Thursday, February 10, 2005

Can anyone write a sitcom anymore?

According to George Castanza, this is a job that "anyone" can do. However, in channel surfing last night, it was painful to watch the attempted witty banter on a show called "Committed". Not sure how many of you have seen this show, but it severely lacks the writing that is necessary to keep it around for a long time.

I have similar thoughts about "Joey". How long can America be in love with the village idiot? I am all for physical comedy and idiotic behavior, but give me a break. Those things usually only work in the movies were it is 90 minutes of it and you are done. Here, they are trying to build a long running sitcom on that premise. Sure, the show has its moments, however, spin offs can be difficult. The only successful one that I enjoyed was "Frazier". They took the witty psychologist from "Cheers" and put him into an environment in which he flourished, surrounding him with a more intellectual style of humor.

One of the few shows that have successfully achieved wittiness is "Scrubs". They have put the right players in place to develop odd moments were the show just seems to flow from start to finish.

Another show that I have only recently started to enjoy is "Everybody Loves Raymond". I remember watching Ray Romano on A&E's "Live at the Improv" back in the mid to late 80's. The man was, and still is, extremely funny. In a Seinfeld-esk style, he takes family life and turns it into a weekly comedy. It is scary how often I catch myself saying "it's funny cause its true." With Ray leaving his network post for syndication, I do not see a show that has the ability to replace him.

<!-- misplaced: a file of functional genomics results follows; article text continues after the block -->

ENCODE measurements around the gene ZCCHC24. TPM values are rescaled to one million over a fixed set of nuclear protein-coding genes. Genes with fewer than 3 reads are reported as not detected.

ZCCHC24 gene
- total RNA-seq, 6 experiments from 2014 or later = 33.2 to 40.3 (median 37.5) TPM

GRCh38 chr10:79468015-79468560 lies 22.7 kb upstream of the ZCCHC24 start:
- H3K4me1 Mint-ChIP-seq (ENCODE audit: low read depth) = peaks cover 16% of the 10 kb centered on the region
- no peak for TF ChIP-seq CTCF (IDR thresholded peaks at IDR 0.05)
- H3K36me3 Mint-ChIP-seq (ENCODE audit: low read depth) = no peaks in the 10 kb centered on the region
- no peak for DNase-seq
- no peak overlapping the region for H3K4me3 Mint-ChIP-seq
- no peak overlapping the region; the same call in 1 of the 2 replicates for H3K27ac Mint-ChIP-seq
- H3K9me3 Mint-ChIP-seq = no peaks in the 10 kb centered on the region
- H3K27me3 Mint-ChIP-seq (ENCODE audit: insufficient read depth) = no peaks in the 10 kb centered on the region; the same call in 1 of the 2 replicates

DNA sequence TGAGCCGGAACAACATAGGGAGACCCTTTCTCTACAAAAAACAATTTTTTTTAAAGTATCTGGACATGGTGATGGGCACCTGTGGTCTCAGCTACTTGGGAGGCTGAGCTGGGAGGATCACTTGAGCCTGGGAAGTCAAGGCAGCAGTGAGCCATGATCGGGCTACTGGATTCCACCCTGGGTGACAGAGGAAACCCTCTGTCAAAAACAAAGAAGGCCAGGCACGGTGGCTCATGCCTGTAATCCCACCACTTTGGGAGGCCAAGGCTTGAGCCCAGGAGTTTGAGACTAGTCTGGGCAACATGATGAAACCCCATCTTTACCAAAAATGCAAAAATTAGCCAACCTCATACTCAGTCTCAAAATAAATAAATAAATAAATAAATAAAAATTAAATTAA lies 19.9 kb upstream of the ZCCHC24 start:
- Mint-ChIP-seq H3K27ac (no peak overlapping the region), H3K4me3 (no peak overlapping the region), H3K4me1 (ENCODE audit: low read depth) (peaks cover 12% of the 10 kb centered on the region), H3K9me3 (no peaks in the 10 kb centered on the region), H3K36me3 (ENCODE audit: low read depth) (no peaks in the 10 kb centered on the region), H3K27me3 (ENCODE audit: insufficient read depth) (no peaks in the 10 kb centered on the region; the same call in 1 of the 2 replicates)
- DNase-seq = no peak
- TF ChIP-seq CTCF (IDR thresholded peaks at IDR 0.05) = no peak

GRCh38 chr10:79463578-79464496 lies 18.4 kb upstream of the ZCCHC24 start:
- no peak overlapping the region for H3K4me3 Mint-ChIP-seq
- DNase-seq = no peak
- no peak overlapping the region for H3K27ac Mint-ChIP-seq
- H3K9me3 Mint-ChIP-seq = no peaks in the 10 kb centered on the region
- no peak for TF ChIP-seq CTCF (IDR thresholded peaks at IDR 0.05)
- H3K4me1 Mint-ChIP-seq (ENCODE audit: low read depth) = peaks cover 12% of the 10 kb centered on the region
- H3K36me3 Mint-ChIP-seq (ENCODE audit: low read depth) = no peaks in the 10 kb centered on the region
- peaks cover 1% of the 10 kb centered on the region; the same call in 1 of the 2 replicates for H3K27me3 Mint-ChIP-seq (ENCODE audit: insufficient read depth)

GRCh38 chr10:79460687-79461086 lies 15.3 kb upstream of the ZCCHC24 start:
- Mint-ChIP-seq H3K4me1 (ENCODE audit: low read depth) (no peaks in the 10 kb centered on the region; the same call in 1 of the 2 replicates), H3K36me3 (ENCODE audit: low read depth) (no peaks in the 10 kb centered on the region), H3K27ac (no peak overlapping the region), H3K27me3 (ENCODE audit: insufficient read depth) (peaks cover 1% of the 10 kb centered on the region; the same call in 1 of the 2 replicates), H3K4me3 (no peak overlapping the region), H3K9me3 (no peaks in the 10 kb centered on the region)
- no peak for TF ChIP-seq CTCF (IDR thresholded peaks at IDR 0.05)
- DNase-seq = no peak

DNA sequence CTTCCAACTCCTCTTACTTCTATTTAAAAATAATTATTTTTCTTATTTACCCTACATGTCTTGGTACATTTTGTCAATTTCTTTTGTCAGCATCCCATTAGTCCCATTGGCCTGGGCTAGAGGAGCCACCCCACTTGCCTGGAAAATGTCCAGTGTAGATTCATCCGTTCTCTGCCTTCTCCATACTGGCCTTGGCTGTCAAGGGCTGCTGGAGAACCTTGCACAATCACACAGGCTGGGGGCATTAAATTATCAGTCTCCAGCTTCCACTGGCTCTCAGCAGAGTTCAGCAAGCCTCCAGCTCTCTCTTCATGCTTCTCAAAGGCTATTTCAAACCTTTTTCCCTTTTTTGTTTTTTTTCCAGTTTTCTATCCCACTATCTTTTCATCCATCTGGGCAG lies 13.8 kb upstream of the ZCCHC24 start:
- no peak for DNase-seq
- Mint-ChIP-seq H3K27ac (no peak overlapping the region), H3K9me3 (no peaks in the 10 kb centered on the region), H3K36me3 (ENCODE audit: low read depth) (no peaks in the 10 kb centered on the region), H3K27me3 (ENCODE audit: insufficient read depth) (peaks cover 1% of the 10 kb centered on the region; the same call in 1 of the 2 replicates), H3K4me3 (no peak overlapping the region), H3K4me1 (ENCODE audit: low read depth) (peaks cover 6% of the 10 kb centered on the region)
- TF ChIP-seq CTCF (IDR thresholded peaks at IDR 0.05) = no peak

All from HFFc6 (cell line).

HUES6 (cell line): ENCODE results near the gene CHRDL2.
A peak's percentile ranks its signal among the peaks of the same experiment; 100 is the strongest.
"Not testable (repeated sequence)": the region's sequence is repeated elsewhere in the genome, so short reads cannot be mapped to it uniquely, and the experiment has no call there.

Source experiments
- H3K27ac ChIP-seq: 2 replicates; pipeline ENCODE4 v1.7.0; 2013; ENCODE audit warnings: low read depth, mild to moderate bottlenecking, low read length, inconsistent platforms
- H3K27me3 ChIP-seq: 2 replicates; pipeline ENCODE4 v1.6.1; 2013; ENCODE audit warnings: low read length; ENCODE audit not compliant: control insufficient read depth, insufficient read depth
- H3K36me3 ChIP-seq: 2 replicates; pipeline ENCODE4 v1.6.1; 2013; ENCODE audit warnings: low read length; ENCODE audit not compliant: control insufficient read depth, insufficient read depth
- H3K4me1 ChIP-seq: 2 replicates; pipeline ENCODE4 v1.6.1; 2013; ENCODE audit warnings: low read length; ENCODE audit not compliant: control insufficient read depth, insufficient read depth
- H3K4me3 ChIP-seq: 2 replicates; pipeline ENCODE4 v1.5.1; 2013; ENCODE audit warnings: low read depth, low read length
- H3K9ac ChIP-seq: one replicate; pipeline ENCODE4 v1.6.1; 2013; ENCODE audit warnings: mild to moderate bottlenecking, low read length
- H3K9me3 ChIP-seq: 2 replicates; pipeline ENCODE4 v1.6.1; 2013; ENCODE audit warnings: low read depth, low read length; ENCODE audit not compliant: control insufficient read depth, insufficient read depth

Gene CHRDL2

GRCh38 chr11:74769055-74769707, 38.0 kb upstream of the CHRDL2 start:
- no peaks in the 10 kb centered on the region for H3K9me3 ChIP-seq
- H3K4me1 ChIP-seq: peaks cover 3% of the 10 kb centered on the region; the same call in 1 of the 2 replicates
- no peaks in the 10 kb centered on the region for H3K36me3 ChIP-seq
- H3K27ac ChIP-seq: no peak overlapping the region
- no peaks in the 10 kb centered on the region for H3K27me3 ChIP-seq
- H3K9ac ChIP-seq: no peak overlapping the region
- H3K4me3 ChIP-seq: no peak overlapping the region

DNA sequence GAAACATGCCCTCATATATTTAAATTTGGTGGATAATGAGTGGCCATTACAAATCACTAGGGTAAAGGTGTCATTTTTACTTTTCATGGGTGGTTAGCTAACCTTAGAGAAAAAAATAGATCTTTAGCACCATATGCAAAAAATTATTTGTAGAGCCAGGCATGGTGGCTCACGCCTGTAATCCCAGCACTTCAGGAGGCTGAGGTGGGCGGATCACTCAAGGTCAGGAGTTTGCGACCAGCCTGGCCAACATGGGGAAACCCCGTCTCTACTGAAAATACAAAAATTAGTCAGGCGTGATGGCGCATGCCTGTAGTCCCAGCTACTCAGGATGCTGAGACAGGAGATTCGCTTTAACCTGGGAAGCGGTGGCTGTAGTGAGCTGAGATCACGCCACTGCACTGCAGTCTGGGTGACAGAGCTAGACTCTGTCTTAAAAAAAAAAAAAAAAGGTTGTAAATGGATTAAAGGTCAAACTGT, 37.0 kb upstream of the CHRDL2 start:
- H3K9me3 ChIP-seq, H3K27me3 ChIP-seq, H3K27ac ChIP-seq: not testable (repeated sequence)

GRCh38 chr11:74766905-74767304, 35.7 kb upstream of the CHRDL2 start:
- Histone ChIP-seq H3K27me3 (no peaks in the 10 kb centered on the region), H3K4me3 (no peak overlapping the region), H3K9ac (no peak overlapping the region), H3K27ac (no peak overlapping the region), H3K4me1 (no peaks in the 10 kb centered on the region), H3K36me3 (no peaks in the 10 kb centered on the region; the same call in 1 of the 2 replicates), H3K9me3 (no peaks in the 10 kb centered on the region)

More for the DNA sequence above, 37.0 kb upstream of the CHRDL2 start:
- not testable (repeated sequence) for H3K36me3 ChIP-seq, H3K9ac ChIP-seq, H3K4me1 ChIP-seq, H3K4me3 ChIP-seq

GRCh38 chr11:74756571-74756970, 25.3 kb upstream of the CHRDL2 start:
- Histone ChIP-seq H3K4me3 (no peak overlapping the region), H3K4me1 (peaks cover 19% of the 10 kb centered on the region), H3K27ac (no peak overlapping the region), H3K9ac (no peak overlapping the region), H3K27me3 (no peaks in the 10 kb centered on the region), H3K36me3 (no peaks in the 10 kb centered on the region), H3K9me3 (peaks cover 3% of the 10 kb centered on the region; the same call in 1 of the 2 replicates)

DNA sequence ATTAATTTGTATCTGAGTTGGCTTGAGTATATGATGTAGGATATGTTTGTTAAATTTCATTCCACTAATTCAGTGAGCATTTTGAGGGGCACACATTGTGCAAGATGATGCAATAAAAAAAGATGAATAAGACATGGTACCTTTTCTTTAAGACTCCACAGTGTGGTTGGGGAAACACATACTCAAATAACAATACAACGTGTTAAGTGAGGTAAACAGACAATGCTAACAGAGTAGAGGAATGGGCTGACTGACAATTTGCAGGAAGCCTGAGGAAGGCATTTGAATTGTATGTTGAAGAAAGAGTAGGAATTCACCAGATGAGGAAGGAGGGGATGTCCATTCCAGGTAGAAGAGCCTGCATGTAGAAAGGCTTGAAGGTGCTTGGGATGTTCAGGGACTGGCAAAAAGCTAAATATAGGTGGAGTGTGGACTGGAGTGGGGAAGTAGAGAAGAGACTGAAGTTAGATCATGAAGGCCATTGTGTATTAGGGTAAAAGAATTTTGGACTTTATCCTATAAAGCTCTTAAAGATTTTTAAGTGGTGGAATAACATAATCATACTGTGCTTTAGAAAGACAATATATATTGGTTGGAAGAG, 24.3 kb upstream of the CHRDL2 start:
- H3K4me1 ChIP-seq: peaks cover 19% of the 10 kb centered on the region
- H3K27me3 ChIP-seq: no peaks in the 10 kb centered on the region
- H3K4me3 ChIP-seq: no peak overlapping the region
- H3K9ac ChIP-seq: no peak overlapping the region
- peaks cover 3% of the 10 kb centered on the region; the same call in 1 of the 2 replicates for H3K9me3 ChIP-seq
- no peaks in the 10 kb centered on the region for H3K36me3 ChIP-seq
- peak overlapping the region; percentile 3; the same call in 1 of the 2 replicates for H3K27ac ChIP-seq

I feel that most of the new and upcoming sitcoms that are trying to make it big on the big 3 networks seem to lack that comedy that grabs you and has you watching for years. The fair and balanced Fox has some of the better sitcoms with "Malcolm in the Middle", "Arrested Development", "King of the Hill", and of course, "The Simpson’s".

I would love to hear your thoughts on the current state of the sitcom.

1 comment:

Tony said...

What I see happening is American sitcoms are becoming more and more formulated. I used to watch "Raymond" but can't stand it anymore. They turned Patricia Heaton's character into such a bitch I can't stand her. I used to watch The King of Queens when it first started but stopped watching that for similar reasons.

The formula is as follows: The husband is always a complete idiot, the wife is a total bitch and they spend most of their time lying to each other. This is the same formula that is used in virtually every "humorous" commercial as well.

The funniest sitcom I've seen lately is The Office from the BBC. They seem to be more willing to take risks.